Michael Quinion says "It’s first recorded in 1824, but is probably much older".
An "origin" and definition of this "quaint phrase" are offered by the June 3, 1837 Niles' Weekly Register:
"Talking turkey" The Oneida (N.Y.) Democrat gives the following as the origin of this quaint phrase:
"Talking turkey," "as we understand it," means to talk to a man as he wants to be talked to, and the phrase is thus derived. An Indian and a white man went a shooting in partnership and a wild turkey and a crow were all the results of the day's toil. The white man, in the usual style of making a bargain with the Indian proposed a division of the spoils in this way: "Now Wampum, you may have your choice: you take the crow, and I'll tale the turkey; or, if you'd rather, I'll take the turkey and you take the crow." Wampum reflected a moment on the generous alternative thus offered, and replied - "Ugh! you no talk turkey to me a bit."
This is repeated partially word-for-word in the July 1, 1837 New York Mirror: Devoted to Literature and the Fine Arts, and they add that it is a "colonick phrase":
TALKING TURKEY. - The exact signification of this colonick phrase has recently been discussed by some of our contemporaries and has been finally settled by the Oneida Democrat which gives an account of its origin. An Indian and a white man went a shooting in partnership, and a wild turkey and a crow were all the result of the day's toil. The white man in his usual style of making a bargain with the Indian, proposed a division of the spoils in this way:- "Now, Wampum, you may have your choice, you take the crow and I'll take the turkey, or if you d rather, I'll take the turkey and you take the crow." Wampum reflected a moment on tho generous alternative thus offered and replied - "Ugh! you no talk turkey to me a bit."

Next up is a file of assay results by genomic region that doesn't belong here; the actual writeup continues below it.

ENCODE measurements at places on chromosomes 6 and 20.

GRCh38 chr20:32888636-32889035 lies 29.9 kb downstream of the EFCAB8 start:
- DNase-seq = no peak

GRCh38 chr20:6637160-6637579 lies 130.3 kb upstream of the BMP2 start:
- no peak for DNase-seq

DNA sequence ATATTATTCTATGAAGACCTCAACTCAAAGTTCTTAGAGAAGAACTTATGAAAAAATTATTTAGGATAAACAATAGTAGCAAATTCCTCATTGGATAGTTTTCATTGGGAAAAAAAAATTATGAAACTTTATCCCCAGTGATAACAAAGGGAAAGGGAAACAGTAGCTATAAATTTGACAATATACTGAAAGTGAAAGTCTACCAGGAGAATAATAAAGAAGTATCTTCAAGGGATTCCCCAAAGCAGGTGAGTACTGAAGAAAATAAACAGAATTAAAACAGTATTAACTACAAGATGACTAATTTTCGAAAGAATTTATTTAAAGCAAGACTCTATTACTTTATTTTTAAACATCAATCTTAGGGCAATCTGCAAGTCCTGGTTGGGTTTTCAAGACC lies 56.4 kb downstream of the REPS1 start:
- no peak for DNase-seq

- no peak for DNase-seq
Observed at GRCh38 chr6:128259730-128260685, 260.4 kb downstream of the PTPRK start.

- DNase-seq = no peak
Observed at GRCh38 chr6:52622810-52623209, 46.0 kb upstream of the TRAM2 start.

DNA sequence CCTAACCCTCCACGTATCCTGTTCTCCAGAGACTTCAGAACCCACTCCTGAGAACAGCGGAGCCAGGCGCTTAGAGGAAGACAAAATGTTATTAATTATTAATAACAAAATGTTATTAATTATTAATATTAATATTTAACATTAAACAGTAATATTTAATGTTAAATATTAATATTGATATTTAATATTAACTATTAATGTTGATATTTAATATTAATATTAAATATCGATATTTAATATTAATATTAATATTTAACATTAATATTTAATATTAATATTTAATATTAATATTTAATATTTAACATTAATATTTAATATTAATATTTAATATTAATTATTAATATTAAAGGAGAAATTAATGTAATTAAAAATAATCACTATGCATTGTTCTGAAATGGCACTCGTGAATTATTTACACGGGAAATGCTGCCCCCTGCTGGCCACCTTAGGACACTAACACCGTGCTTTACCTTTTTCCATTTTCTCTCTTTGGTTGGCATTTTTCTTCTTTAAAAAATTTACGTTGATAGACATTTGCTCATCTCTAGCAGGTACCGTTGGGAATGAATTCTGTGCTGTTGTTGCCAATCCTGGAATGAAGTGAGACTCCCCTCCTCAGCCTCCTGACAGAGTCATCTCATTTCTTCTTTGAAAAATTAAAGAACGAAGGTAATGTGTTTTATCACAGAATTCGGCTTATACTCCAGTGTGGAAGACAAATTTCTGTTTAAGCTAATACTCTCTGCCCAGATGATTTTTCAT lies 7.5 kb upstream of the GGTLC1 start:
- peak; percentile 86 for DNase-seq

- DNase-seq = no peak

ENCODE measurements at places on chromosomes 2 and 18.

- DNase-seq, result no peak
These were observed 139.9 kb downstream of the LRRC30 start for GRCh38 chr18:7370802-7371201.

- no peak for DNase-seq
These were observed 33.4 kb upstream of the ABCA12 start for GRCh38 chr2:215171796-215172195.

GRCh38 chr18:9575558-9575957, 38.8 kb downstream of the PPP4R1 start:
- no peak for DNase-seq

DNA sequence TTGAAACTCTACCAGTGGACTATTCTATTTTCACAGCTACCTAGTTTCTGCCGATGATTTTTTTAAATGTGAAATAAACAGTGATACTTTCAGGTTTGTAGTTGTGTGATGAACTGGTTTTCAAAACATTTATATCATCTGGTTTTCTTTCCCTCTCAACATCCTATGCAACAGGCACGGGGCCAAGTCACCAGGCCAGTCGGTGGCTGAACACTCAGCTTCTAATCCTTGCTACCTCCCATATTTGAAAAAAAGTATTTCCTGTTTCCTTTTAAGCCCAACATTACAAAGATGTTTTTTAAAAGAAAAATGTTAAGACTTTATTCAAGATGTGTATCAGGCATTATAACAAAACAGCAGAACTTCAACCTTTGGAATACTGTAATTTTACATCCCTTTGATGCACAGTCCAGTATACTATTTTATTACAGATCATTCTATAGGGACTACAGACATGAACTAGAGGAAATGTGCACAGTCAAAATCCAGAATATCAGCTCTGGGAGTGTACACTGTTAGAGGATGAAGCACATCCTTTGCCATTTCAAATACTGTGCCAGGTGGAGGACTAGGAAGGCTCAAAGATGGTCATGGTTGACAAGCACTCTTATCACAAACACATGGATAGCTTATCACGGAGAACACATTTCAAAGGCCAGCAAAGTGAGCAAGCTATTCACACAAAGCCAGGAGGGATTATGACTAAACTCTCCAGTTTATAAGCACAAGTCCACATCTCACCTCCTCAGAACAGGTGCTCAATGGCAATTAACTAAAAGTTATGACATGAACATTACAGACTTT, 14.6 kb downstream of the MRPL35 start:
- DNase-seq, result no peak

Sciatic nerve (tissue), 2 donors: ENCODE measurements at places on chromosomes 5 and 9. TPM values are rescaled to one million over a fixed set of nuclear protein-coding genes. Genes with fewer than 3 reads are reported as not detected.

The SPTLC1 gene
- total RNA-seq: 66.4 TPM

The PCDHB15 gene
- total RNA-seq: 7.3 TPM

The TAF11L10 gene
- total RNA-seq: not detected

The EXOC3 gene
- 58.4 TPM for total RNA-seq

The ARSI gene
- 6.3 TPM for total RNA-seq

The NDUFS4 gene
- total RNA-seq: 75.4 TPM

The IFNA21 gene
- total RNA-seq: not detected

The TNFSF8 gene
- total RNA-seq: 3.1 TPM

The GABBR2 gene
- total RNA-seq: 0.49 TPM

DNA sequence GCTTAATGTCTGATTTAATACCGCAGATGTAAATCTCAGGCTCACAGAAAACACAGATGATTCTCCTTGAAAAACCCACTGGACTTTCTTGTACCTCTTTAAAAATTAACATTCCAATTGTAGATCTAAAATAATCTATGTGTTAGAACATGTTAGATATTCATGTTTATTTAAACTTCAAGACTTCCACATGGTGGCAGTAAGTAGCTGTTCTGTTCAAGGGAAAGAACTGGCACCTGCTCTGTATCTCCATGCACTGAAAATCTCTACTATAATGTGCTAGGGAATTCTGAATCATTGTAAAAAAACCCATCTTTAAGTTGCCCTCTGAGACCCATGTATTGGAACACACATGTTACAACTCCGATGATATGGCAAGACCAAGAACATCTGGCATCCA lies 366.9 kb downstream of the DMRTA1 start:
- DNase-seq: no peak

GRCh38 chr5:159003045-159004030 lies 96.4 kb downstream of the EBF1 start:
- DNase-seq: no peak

The same tale is repeated with a turkey and buzzards in 1844 and with a turkey and an owl in 1868. and in 1889 to talk crow "is the opposite of 'to talk turkey,' and means to talk to another's disadvantage." Most repeat the tale very closely, including the "Ugh!".
Strangely, 1889's Americanisms--old & new by John Stephen Farmer gives an opposing meaning for talking turkey:
To talk turkey. — To indulge in grandiloquent periods ; to use high-sounding words, when plain English would do equally well or better. An allusion to the manner in which the male bird spreads and plumes itself.
But most meanings around this time are to speak fairly and clearly. "To speak to the purpose, to speak with due regard to the other side."
Another definition gives a different meaning to the modern use. From 1859's Dicitonary of Americanisms. A glossary of words and phrases, usually regarded as peculiar to the United States by John Russell Bartlett:
The quoted text was printed in an 1835 edition of Atkinson's Casket.
So this is to talk in a silly manner, to talk nonsense, and gives an example of talking turkey when being polite. This is similar to and gives more information on what Quinion says of the original meaning: "To start with it meant to speak agreeably, or to say pleasant things".
This meaning is also defined in 1872's Americanisms: the English of the New world by Maximilian Schele de Vere:
However, Bartlet appears to have changed his mind by 1878. Unfortunately this is all I could get from the snippet:
Dipper, a vessel, and consequently the name of the constellation, is of course older than the Dictionary itself, and is in both senses a downright Americanism, but is now first noticed by Mr. Bartlett. In explaining the phrase to talk Turkey he abandons his former definition ...